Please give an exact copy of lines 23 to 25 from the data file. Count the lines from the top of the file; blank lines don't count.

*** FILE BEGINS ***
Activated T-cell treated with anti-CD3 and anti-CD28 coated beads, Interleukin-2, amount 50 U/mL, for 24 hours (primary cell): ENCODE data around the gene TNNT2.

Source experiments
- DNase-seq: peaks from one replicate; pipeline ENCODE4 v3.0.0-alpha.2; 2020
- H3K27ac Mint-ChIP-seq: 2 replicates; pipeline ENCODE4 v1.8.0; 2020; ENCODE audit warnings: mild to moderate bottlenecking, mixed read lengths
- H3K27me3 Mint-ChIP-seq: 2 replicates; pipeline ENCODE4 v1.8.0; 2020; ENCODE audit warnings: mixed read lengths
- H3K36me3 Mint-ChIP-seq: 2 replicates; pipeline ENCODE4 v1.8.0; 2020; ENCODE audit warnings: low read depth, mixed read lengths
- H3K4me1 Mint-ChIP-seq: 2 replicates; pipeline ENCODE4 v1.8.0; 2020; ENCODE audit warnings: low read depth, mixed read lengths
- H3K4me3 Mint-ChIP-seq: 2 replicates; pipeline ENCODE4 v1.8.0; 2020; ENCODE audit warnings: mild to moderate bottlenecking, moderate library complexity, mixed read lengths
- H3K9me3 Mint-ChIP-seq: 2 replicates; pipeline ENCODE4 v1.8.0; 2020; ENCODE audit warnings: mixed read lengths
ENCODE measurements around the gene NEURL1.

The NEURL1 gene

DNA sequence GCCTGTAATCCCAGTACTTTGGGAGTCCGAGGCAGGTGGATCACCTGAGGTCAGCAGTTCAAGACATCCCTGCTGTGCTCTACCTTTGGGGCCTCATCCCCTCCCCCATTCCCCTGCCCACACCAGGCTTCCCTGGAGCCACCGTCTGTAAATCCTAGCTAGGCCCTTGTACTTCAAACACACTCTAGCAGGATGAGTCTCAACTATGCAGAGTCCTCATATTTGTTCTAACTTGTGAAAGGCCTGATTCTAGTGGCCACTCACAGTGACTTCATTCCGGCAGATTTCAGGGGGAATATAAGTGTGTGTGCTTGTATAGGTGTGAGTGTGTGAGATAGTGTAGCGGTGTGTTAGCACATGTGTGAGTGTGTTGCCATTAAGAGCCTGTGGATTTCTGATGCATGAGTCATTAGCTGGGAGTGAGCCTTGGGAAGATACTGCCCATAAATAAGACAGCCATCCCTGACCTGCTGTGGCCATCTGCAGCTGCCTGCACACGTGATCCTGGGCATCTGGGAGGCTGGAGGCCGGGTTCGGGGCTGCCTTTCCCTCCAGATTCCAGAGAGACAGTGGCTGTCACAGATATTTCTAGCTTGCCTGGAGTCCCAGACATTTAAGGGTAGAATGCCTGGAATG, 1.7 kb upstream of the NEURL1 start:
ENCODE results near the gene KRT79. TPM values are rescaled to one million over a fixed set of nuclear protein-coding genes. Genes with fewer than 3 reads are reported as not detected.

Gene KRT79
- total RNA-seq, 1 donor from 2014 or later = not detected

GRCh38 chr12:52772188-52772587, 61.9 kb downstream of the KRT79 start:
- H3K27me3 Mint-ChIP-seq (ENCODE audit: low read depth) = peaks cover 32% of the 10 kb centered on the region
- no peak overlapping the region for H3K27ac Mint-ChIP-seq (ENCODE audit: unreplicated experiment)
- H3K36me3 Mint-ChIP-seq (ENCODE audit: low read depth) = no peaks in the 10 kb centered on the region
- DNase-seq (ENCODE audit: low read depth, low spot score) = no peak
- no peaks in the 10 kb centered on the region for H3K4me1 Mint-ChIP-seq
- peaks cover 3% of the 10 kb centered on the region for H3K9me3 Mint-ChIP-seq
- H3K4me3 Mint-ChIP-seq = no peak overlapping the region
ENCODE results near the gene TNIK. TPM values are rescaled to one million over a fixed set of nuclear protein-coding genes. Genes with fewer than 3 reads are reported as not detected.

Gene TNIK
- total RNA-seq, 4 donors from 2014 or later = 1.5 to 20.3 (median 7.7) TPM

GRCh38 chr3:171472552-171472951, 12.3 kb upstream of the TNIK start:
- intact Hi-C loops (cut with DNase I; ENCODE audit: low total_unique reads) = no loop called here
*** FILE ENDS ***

- H3K4me3 Mint-ChIP-seq = no peak overlapping the region
ENCODE results near the gene TNIK. TPM values are rescaled to one million over a fixed set of nuclear protein-coding genes. Genes with fewer than 3 reads are reported as not detected.

Gene TNIK